Access

You are not currently logged in.

Access your personal account or get JSTOR access through your library or other institution:

login

Log in to your personal account or through your institution.

If You Use a Screen Reader

This content is available through Read Online (Free) program, which relies on page scans. Since scans are not currently available to screen readers, please contact JSTOR User Support for access. We'll provide a PDF copy for your screen reader.

Sulfur Dioxide Control by Electric Utilities: What Are the Gains from Trade?

Curtis Carlson, Dallas Burtraw, Maureen Cropper and Karen L. Palmer
Journal of Political Economy
Vol. 108, No. 6 (December 2000), pp. 1292-1326
DOI: 10.1086/317681
Stable URL: http://www.jstor.org/stable/10.1086/317681
Page Count: 35
  • Read Online (Free)
  • Download ($14.00)
  • Subscribe ($19.50)
  • Cite this Item
Since scans are not currently available to screen readers, please contact JSTOR User Support for access. We'll provide a PDF copy for your screen reader.
Sulfur Dioxide Control by Electric Utilities: What Are the Gains from Trade?
Preview not available

Abstract

Title IV of the 1990 Clean Air Act Amendments (CAAA) established a market for transferable sulfur dioxide (SO2) emission allowances among electric utilities. This market offers firms facing high marginal abatement costs the opportunity to purchase the right to emit SO2 from firms with lower costs, and this is expected to yield cost savings compared to a command‐and‐control approach to environmental regulation. This paper uses econometrically estimated marginal abatement cost functions for power plants affected by Title IV of the CAAA to evaluate the performance of the SO2 allowance market. Specifically, we investigate whether the much‐heralded fall in the cost of abating SO2, compared to original estimates, can be attributed to allowance trading. We demonstrate that, for plants that use low‐sulfur coal to reduce SO2 emissions, technical change and the fall in prices of low‐sulfur coal have lowered marginal abatement cost curves by over 50 percent since 1985. The flexibility to take advantage of these changes is the main source of cost reductions, rather than trading per se. In the long run, allowance trading may achieve cost savings of $700–$800 million per year compared to an “enlightened” command‐and‐control program characterized by a uniform emission rate standard. The cost savings would be twice as great if the alternative to trading were forced scrubbing. However, a comparison of potential cost savings in 1995 and 1996 with modeled costs of actual emissions suggests that most trading gains were unrealized in the first two years of the program.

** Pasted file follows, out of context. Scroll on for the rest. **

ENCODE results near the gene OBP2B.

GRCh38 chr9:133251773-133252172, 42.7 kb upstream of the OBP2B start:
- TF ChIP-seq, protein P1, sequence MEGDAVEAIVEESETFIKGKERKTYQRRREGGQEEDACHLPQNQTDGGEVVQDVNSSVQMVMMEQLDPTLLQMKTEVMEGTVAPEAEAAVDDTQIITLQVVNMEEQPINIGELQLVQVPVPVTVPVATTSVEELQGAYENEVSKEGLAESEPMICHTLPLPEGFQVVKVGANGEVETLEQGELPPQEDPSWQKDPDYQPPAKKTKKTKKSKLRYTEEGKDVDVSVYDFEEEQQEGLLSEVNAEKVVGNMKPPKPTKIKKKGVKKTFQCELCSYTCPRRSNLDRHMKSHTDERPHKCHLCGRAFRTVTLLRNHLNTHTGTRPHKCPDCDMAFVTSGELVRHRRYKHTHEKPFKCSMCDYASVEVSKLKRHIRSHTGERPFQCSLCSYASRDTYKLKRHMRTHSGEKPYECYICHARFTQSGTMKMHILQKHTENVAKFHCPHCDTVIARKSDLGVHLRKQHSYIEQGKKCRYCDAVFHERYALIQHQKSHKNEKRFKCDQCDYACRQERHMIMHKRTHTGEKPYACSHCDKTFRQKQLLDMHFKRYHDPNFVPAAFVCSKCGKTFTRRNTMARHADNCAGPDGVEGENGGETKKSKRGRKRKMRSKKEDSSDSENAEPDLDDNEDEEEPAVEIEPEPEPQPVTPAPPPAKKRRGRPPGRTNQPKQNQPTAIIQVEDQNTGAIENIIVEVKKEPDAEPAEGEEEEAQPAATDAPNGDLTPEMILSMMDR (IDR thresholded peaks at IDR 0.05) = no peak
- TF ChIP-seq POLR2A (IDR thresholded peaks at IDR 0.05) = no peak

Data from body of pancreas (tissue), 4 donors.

Page Thumbnails

  • Thumbnail: Page 
1
    1
  • Thumbnail: Page 
2
    2
  • Thumbnail: Page 
3
    3
  • Thumbnail: Page 
4
    4
  • Thumbnail: Page 
5
    5
  • Thumbnail: Page 
6
    6
  • Thumbnail: Page 
7
    7
  • Thumbnail: Page 
8
    8
  • Thumbnail: Page 
9
    9
  • Thumbnail: Page 
10
    10
  • Thumbnail: Page 
11
    11
  • Thumbnail: Page 
12
    12
  • Thumbnail: Page 
13
    13
  • Thumbnail: Page 
14
    14
  • Thumbnail: Page 
15
    15
  • Thumbnail: Page 
16
    16
  • Thumbnail: Page 
17
    17
  • Thumbnail: Page 
18
    18
  • Thumbnail: Page 
19
    19
  • Thumbnail: Page 
20
    20
  • Thumbnail: Page 
21
    21
  • Thumbnail: Page 
22
    22
  • Thumbnail: Page 
23
    23
  • Thumbnail: Page 
24
    24
  • Thumbnail: Page 
25
    25
  • Thumbnail: Page 
26
    26
  • Thumbnail: Page 
27
    27
  • Thumbnail: Page 
28
    28
  • Thumbnail: Page 
29
    29
  • Thumbnail: Page 
30
    30
  • Thumbnail: Page 
31
    31
  • Thumbnail: Page 
32
    32
  • Thumbnail: Page 
33
    33
  • Thumbnail: Page 
34
    34
  • Thumbnail: Page 
35
    35